McNEILL: But if everybody does like you, then who's going to grow grain? How will China feed itself?
TRANSLATOR: Oh, I don't worry about it. Now we have money. We can do whatever we like. I can go down to the store and buy as much grain as I want.
McNEILL: Development has brought higher standards of living for many in China. They have more money and they're buying meat and beer, rare treats in the past. But it takes grain to produce meat and brew beer, and that puts even more pressure on the grain crop. For the past 2 years China has had to import corn and barley from the United States. That's why some analysts are sounding the alarm. They look at the growing population that's eating a richer diet, the shrinking farm land, and the farmers who are getting out of grain production, and they say these trends add up to one thing: China cannot feed itself. As the country develops it will buy more and more grain on the world market, just like Japan did years ago. While the world grain market can easily supply Japan's import needs, these analysts say that China is a different story. If it were to start importing a lot more, that could drain world stocks and send prices into the stratosphere, something that would affect consumers all around the world. But many economists disagree. They say there's a lot of slack in the capacity of China and the world to produce grain. That research is coming up with higher-yielding varieties. And that it would only take an increase in price to pump up production.
(Telephone rings. Woman: "Good afternoon, World Bank." Speaks in Chinese dialect.)
McNEILL: Pieter Bottelier heads the World Bank mission in China. He says the country doesn't really need to feed itself.
BOTTELIER: China is short of land. It has large amounts of labor. Grain products tend to be labor extensive and capital, or land intensive. So in the longer term, it might be more advantageous for China to export textiles and shoes, and import grains. That would be the result of natural, international comparative advantages. But it would be quite wrong to assume that any development of this kind could develop in a relatively short period. If it happens it will happen very slowly and gradually, and international production and prices will adjust to it.
McNEILL: But privately, other farm experts here say this transition will be a lot more difficult. Backward conditions could cause real supply problems for many years to come. Peasants have little access to better farming techniques or improved seeds. Storage, transportation, and grain marketing are all very primitive. And water scarcity could prove a real limiting factor.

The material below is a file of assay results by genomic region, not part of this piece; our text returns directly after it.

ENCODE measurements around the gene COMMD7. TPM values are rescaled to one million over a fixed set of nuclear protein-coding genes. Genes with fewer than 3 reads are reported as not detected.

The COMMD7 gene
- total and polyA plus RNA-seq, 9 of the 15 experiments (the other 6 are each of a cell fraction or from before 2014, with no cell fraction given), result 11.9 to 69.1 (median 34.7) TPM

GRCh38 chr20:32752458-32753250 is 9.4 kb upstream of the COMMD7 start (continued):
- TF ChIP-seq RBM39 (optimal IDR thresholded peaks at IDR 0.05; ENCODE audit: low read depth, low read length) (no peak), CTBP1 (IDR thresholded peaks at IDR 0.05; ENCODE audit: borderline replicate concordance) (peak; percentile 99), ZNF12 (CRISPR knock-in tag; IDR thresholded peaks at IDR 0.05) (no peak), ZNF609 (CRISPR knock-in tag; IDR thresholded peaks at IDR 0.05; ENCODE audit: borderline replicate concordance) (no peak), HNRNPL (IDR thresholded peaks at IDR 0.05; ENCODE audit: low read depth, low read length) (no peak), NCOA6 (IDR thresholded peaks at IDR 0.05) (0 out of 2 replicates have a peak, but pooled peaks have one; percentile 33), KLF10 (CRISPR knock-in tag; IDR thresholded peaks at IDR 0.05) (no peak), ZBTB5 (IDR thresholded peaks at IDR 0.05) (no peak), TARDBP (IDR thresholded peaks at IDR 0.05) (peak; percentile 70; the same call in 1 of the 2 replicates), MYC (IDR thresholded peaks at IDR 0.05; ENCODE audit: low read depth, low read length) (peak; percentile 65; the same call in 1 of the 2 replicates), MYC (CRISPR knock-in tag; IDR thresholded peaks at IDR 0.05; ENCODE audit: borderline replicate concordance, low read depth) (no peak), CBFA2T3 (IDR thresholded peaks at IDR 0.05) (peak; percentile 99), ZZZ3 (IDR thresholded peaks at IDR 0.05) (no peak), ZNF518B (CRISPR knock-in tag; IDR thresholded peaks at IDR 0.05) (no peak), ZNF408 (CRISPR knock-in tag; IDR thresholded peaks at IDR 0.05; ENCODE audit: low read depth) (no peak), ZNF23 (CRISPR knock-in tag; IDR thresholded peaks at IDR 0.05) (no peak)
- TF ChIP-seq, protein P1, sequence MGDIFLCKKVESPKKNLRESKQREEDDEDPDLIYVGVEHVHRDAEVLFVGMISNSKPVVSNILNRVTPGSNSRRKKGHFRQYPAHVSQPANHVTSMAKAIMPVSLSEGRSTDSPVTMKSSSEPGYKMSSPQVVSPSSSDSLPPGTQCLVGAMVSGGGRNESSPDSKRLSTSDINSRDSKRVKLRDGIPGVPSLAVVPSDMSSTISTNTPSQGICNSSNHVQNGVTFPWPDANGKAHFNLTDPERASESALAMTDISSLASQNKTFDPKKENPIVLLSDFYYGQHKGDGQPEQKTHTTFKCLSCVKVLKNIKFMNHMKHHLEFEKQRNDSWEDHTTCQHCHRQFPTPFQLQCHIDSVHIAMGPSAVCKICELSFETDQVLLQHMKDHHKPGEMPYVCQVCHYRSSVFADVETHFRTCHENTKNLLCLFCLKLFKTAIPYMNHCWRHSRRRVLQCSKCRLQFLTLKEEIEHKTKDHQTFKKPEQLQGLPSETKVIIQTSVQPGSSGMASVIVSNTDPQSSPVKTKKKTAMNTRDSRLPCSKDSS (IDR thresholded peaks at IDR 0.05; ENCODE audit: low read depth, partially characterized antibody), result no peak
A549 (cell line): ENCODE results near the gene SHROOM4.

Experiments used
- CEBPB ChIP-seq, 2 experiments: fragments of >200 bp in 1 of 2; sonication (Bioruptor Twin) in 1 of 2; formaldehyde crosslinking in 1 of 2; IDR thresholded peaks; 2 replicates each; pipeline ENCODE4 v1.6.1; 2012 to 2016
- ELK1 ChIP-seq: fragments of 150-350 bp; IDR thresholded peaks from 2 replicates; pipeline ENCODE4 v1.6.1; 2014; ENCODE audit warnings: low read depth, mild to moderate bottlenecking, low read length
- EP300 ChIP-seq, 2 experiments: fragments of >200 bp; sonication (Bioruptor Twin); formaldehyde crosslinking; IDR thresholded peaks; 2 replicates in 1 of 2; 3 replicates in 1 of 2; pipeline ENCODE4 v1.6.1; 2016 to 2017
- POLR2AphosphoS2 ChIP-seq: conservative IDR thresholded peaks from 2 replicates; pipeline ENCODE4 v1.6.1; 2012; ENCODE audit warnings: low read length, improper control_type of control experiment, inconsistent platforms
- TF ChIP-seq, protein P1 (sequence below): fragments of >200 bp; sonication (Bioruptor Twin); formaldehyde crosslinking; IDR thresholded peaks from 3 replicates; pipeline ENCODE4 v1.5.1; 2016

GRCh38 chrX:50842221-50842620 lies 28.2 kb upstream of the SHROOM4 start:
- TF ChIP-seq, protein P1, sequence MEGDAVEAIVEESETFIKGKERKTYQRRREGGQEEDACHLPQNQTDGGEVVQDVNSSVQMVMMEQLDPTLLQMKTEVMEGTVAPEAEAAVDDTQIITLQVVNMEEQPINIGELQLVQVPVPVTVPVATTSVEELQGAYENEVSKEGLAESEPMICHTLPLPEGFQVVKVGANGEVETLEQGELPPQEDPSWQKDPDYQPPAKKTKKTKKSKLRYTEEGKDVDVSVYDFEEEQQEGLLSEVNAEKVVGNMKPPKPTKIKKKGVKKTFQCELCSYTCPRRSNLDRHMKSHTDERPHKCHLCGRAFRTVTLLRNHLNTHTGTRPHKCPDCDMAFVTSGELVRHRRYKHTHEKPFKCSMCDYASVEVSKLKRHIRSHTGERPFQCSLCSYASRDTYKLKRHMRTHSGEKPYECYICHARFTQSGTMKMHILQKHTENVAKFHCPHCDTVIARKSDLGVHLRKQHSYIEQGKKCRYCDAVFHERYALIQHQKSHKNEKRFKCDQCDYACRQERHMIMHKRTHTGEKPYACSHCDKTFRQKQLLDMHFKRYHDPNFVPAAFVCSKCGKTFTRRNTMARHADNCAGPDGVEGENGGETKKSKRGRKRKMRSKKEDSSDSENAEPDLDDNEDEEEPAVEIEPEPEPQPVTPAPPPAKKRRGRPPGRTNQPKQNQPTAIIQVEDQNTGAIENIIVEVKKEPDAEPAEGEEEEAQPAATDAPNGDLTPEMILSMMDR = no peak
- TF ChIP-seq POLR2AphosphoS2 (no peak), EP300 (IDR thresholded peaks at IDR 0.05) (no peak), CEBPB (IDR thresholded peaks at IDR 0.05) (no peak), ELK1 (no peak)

McNEILL: But by far the most serious threat to agriculture in China is politics. Anger against the government has led to peasant riots. Nick Menzies coordinates agriculture projects in China for the Ford Foundation.
MENZIES: There is unrest, though, and there's a lot of dissatisfaction, a lot of unhappiness. There's also the visible evidence of all the migrants coming into the cities. And you put all that together and it's clear that there's something wrong in rural areas. The problem is, not very many people have looked very carefully into what the problems are in agriculture, and that unrest component is probably more significant than the production line because the unrest component tells a lot about questions such as land use, land allocation, fines, fees, extortion, taxes, price structures. It tells a lot about that, and those are some of the factors that have caused the production line to flatten out, rather than just that issue of how much land is available.
McNEILL: The Chinese government has responded to supply problems with a plan to combine many small farms into larger tracts, so they can mechanize and boost productivity. Essentially, they want to recollectivize much of rural China. But that could prompt even more unrest. China has come too far on the road from Communism to private enterprise, and from a rural society to a more urban and industrial one. In this village just north of Beijing, farmer Yang Liuqi says times have changed.
(Children laughing and playing)
LIUQI: (Speaks in Chinese dialect)
TRANSLATOR: We can't go back to the old ways, the communes. It was just too rigid. Anyway, within the next 5 years this village won't exist anymore. This will be the city. The only people working the fields nowadays are women who are over 40 and stay around home. Young people aren't willing to grow grain any more; they want city jobs.
McNEILL: Mao Zedong dreamed that China could be completely self-sufficient in food. There would be no need to depend on world markets. But these children live in a country that's more open to the world, a trading nation. As they grow up, China will be exporting manufactured goods and importing more food. If they're lucky, China will overcome its farm problems, the weather will cooperate, and the nightmare scenario of massive crop failures, sky-high food prices, and starvation won't come true. If they're lucky. For Living on Earth, I'm Lucy McNeill in Beijing.